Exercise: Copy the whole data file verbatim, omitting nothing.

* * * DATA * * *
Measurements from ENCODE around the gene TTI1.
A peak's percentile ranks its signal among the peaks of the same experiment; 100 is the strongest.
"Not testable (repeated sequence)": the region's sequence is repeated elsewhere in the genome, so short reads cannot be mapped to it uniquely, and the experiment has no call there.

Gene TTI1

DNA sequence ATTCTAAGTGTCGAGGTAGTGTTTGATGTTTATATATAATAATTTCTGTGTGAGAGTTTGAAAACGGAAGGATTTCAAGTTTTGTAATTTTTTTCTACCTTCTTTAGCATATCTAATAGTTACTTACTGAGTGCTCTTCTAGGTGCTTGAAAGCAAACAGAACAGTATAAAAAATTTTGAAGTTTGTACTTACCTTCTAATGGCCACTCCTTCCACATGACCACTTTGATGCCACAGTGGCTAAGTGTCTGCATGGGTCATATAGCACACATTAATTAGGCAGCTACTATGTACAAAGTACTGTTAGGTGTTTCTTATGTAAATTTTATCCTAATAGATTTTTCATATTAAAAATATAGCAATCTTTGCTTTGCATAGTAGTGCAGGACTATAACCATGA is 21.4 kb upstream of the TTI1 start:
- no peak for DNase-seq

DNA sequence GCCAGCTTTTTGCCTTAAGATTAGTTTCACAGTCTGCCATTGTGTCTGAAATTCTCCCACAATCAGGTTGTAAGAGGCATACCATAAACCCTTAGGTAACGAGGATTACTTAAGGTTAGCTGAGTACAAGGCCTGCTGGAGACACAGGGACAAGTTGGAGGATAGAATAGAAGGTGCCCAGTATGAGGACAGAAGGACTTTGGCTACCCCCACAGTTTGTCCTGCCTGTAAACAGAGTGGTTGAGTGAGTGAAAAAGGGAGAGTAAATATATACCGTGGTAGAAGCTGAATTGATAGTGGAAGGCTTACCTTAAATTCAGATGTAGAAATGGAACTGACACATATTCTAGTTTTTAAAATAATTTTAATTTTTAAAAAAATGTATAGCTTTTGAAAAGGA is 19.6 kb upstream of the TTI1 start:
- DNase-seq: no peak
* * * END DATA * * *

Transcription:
Measurements from ENCODE around the gene TTI1.
A peak's percentile ranks its signal among the peaks of the same experiment; 100 is the strongest.
"Not testable (repeated sequence)": the region's sequence is repeated elsewhere in the genome, so short reads cannot be mapped to it uniquely, and the experiment has no call there.

Gene TTI1

DNA sequence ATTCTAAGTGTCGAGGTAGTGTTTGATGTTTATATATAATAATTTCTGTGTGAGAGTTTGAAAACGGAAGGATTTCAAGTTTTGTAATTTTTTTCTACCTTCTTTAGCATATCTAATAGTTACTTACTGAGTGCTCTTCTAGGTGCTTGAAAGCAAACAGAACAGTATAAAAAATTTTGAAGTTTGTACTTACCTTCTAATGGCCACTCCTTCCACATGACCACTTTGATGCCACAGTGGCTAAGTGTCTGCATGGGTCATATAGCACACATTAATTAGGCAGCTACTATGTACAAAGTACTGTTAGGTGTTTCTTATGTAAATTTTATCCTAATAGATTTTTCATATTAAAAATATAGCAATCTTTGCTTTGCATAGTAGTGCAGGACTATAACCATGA is 21.4 kb upstream of the TTI1 start:
- no peak for DNase-seq

DNA sequence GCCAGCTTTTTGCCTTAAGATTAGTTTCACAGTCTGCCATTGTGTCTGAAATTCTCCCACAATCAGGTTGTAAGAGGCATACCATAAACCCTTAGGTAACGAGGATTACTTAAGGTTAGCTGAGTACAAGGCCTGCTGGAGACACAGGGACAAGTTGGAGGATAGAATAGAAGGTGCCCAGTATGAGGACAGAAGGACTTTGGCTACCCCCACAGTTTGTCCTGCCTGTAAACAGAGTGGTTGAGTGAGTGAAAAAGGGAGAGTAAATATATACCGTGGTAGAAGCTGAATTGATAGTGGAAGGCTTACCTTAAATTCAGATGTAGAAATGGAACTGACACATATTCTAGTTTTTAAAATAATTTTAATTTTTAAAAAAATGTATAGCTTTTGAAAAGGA is 19.6 kb upstream of the TTI1 start:
- DNase-seq: no peak